In a series of tweets this weekend, ex-quarterback Colin Kaeppernick condemned predatory behavior. However, that doesn’t stop him from profiting off it.
Kaeppernick was reacting to the death of Iranian Quds Force leader, Qassem Soleimani. Soleimani was killed last week in a US airstrike as he was about to leave the Baghdad airport.
The State Department has blamed Soleimani for orchestrating violence in multiple countries, as well as for killing over six hundred American soldiers. Still, Kaepernick called taking him out an act of terrorism.
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“There is nothing new about American terrorist attacks against Black and Brown people for the expansion of American imperialism,” he tweeted on Saturday.
“America has always sanctioned and besieged Black and Brown bodies both at home and abroad,” Kaeppernick continued. “America militarism is the weapon wielded by American imperialism, to enforce its policing and plundering of the non white world.”
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Those are curious allegations; after all, if Kaeppernick feels bad about the “plundering” of other people, then he may want to look at his business partner.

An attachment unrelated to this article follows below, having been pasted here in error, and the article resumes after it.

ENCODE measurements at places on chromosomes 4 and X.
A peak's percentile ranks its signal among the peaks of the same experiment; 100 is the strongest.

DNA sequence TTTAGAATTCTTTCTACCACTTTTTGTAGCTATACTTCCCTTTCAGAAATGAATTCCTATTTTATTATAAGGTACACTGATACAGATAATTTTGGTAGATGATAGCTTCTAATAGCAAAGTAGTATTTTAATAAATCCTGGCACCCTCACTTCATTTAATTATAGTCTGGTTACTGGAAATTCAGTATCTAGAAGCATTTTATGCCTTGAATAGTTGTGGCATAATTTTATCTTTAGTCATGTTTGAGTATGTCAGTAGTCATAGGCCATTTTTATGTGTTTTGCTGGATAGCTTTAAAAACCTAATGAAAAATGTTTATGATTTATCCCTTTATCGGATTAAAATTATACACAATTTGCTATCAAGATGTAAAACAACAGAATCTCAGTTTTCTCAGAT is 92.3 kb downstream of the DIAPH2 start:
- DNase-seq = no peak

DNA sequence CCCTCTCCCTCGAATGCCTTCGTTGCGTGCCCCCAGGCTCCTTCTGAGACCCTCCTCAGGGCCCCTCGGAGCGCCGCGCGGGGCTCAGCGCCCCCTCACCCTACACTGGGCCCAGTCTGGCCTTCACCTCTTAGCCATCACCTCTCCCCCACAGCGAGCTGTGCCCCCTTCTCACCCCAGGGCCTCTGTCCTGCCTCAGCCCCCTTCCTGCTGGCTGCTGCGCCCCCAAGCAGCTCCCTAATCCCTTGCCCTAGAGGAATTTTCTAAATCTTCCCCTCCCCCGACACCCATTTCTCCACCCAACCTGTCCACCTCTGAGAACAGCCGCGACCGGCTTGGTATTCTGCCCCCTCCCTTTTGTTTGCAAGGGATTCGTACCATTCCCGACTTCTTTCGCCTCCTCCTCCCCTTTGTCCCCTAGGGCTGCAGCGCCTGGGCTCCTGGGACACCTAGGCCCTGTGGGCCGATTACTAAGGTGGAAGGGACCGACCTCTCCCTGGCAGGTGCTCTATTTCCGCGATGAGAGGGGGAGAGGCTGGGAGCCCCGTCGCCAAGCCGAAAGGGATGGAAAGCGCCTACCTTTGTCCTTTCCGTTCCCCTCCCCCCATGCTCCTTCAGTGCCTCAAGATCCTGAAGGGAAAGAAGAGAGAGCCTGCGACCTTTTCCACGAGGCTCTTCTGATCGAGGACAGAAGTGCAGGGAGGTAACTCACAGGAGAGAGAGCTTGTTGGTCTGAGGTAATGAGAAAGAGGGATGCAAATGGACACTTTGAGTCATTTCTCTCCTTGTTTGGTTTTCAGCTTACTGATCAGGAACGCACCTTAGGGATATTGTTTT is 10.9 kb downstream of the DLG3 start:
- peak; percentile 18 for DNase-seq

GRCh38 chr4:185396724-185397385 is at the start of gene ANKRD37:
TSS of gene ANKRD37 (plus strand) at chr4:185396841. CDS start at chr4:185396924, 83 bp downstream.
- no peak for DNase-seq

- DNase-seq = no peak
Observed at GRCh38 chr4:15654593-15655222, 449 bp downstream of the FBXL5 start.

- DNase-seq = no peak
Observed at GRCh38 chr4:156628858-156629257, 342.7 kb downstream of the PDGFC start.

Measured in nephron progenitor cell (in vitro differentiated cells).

The former 49er has a lucrative endorsement deal with Nike, a company that has long been accused of exploiting workers in poor countries.
A World Bank report back in 2003 found that the shoe giant violated Vietnamese environmental and labor laws by exposing people to dangerous chemicals while regularly forcing employees to work between seventy and eighty hours a week.
More recently, a 2016 report produced by the Workers Rights Consortium (WRC) on a Vietnamese plant uncovered "dozens of health and safety violations." Among them were "forced overtime," "denial of sick leave," and "unsafe spraying of toxic solvents." It also found a "chronic problem of workers collapsing due to heat and overwork."
In April of 2018, Hojeon Limited--a Korean company that Nike used as a supplier--was caught cheating its Indonesian workers out of $4.5 million.
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According to a letter from the WRC, "Nike was not willing, at that time, to ask Hojeon to pay the workers." Nike only did so two months later after Fanatics, Gap, and Under Armour also began to apply pressure.
One person that Nike will make sure gets paid is Collin Kaepernick: their endorsement deal with him is worth millions. How much of it comes from the sweat of "besieged Black and Brown bodies" is anybody's guess.
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